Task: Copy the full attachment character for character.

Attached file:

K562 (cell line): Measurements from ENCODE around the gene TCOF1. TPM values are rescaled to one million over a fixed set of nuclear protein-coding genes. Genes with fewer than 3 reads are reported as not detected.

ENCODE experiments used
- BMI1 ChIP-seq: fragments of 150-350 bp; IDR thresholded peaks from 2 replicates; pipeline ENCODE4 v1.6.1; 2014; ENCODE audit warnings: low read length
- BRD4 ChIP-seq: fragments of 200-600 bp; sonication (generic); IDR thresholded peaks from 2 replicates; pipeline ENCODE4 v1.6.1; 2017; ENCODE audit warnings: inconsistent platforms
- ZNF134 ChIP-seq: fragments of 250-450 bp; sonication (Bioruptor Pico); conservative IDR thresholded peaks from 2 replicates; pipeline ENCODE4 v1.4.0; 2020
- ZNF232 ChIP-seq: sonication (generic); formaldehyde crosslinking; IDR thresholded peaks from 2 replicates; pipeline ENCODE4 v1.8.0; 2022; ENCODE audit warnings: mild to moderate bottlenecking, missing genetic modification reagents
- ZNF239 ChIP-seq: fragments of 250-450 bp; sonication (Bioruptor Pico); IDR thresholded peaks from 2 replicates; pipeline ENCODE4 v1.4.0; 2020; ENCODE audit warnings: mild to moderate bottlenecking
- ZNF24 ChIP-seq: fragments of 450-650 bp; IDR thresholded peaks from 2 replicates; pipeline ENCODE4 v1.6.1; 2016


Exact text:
K562 (cell line): Measurements from ENCODE around the gene TCOF1. TPM values are rescaled to one million over a fixed set of nuclear protein-coding genes. Genes with fewer than 3 reads are reported as not detected.

ENCODE experiments used
- BMI1 ChIP-seq: fragments of 150-350 bp; IDR thresholded peaks from 2 replicates; pipeline ENCODE4 v1.6.1; 2014; ENCODE audit warnings: low read length
- BRD4 ChIP-seq: fragments of 200-600 bp; sonication (generic); IDR thresholded peaks from 2 replicates; pipeline ENCODE4 v1.6.1; 2017; ENCODE audit warnings: inconsistent platforms
- ZNF134 ChIP-seq: fragments of 250-450 bp; sonication (Bioruptor Pico); conservative IDR thresholded peaks from 2 replicates; pipeline ENCODE4 v1.4.0; 2020
- ZNF232 ChIP-seq: sonication (generic); formaldehyde crosslinking; IDR thresholded peaks from 2 replicates; pipeline ENCODE4 v1.8.0; 2022; ENCODE audit warnings: mild to moderate bottlenecking, missing genetic modification reagents
- ZNF239 ChIP-seq: fragments of 250-450 bp; sonication (Bioruptor Pico); IDR thresholded peaks from 2 replicates; pipeline ENCODE4 v1.4.0; 2020; ENCODE audit warnings: mild to moderate bottlenecking
- ZNF24 ChIP-seq: fragments of 450-650 bp; IDR thresholded peaks from 2 replicates; pipeline ENCODE4 v1.6.1; 2016